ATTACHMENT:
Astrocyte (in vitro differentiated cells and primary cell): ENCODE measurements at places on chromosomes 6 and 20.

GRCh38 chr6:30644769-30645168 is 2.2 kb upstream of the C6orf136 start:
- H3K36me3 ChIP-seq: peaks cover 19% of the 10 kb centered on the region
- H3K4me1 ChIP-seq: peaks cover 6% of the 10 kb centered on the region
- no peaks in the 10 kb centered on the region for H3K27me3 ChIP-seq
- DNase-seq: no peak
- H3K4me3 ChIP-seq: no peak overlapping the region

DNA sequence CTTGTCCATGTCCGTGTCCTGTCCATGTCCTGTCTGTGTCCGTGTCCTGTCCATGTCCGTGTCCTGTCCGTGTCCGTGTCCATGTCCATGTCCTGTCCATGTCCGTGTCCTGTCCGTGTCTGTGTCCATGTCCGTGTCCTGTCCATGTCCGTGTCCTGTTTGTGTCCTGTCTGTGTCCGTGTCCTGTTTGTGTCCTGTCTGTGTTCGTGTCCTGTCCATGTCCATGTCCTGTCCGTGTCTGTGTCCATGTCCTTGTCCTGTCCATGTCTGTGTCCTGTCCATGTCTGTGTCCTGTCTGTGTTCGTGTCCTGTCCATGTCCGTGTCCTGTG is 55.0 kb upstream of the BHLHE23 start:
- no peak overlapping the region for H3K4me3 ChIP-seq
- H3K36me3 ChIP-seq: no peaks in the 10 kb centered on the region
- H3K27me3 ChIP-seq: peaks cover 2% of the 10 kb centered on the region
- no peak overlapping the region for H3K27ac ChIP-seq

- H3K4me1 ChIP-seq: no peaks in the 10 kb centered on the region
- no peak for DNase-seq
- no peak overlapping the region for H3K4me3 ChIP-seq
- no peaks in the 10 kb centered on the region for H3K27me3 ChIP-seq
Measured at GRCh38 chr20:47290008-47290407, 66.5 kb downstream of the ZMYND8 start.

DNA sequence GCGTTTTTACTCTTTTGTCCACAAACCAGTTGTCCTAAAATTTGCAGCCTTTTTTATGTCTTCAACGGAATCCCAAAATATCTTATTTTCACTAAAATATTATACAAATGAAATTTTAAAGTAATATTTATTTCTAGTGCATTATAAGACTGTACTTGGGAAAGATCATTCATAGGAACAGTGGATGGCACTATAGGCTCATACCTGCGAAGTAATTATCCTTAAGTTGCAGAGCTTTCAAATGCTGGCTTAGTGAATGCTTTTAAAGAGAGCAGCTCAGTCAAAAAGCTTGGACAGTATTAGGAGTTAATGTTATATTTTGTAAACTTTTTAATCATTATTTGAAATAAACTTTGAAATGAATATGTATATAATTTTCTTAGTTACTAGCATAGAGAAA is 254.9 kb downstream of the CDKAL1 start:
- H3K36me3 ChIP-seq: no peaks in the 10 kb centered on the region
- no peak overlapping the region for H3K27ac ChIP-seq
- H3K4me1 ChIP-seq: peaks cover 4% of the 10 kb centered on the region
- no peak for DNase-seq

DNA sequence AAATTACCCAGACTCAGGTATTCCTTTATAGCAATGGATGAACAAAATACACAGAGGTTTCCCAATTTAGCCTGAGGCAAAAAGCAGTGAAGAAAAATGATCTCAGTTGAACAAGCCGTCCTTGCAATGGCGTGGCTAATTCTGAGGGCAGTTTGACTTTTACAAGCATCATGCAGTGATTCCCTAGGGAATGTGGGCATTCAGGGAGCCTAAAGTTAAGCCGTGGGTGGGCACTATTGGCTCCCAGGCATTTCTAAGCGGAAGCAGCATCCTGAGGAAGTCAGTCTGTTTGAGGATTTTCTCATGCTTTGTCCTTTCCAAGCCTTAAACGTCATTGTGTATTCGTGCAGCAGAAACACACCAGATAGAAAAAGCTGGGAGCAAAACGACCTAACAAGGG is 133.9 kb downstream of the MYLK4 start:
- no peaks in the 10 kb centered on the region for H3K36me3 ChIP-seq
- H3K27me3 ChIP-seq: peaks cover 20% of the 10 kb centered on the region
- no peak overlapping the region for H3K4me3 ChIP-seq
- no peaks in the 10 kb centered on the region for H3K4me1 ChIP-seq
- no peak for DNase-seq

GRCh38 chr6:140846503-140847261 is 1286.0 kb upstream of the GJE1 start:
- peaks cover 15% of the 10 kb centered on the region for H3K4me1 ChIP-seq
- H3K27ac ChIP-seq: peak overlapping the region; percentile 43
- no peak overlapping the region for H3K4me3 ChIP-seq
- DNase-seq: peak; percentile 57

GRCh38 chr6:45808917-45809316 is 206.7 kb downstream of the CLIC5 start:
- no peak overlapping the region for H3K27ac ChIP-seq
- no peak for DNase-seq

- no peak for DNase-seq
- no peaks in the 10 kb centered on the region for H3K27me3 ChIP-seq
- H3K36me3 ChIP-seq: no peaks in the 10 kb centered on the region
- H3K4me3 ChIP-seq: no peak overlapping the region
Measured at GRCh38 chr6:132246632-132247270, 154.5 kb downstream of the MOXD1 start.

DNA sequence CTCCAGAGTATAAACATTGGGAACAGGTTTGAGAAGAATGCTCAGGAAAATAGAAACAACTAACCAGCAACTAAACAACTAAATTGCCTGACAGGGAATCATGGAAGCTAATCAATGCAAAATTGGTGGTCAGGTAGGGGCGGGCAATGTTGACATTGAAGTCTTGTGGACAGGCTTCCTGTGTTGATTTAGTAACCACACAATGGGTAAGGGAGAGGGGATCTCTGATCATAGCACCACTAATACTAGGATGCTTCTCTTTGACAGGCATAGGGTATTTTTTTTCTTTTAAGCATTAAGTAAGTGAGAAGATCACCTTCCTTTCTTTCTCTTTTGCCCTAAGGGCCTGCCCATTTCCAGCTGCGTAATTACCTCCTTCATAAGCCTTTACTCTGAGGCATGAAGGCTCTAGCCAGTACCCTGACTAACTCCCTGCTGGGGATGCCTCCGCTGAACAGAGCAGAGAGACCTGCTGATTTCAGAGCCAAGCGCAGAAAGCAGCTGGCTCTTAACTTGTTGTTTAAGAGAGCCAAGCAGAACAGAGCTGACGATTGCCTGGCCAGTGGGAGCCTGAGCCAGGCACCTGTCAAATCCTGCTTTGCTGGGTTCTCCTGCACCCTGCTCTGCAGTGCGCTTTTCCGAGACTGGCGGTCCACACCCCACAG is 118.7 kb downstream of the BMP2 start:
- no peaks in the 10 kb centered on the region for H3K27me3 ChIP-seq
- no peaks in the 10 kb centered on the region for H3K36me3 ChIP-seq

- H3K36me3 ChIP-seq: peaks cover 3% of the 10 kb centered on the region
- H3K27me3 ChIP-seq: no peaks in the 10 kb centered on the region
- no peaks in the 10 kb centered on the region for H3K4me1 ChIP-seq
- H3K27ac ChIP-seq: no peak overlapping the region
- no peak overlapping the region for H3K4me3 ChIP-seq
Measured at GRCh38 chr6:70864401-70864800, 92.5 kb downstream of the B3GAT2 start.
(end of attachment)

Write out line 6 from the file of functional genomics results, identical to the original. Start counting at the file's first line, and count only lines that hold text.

- DNase-seq: no peak